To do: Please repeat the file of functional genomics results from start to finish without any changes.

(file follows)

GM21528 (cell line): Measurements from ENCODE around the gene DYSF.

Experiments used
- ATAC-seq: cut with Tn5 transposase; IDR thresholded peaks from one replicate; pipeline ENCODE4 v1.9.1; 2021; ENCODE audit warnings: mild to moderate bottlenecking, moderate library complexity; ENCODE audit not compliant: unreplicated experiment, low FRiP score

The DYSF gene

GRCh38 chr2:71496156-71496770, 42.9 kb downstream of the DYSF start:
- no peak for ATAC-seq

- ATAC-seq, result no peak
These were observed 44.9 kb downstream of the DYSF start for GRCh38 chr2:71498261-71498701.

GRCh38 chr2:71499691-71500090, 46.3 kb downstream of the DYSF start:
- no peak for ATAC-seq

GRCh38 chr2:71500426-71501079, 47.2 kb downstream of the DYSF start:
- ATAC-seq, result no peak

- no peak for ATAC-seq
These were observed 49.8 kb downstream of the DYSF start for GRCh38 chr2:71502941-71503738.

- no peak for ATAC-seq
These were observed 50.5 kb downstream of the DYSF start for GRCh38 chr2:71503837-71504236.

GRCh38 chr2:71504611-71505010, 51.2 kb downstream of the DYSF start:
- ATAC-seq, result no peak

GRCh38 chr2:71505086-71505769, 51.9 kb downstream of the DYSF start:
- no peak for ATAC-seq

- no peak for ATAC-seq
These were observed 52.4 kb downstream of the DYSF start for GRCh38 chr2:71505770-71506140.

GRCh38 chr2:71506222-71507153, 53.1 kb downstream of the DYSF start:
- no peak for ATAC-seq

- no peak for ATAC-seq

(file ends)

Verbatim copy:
GM21528 (cell line): Measurements from ENCODE around the gene DYSF.

Experiments used
- ATAC-seq: cut with Tn5 transposase; IDR thresholded peaks from one replicate; pipeline ENCODE4 v1.9.1; 2021; ENCODE audit warnings: mild to moderate bottlenecking, moderate library complexity; ENCODE audit not compliant: unreplicated experiment, low FRiP score

The DYSF gene

GRCh38 chr2:71496156-71496770, 42.9 kb downstream of the DYSF start:
- no peak for ATAC-seq

- ATAC-seq, result no peak
These were observed 44.9 kb downstream of the DYSF start for GRCh38 chr2:71498261-71498701.

GRCh38 chr2:71499691-71500090, 46.3 kb downstream of the DYSF start:
- no peak for ATAC-seq

GRCh38 chr2:71500426-71501079, 47.2 kb downstream of the DYSF start:
- ATAC-seq, result no peak

- no peak for ATAC-seq
These were observed 49.8 kb downstream of the DYSF start for GRCh38 chr2:71502941-71503738.

- no peak for ATAC-seq
These were observed 50.5 kb downstream of the DYSF start for GRCh38 chr2:71503837-71504236.

GRCh38 chr2:71504611-71505010, 51.2 kb downstream of the DYSF start:
- ATAC-seq, result no peak

GRCh38 chr2:71505086-71505769, 51.9 kb downstream of the DYSF start:
- no peak for ATAC-seq

- no peak for ATAC-seq
These were observed 52.4 kb downstream of the DYSF start for GRCh38 chr2:71505770-71506140.

GRCh38 chr2:71506222-71507153, 53.1 kb downstream of the DYSF start:
- no peak for ATAC-seq

- no peak for ATAC-seq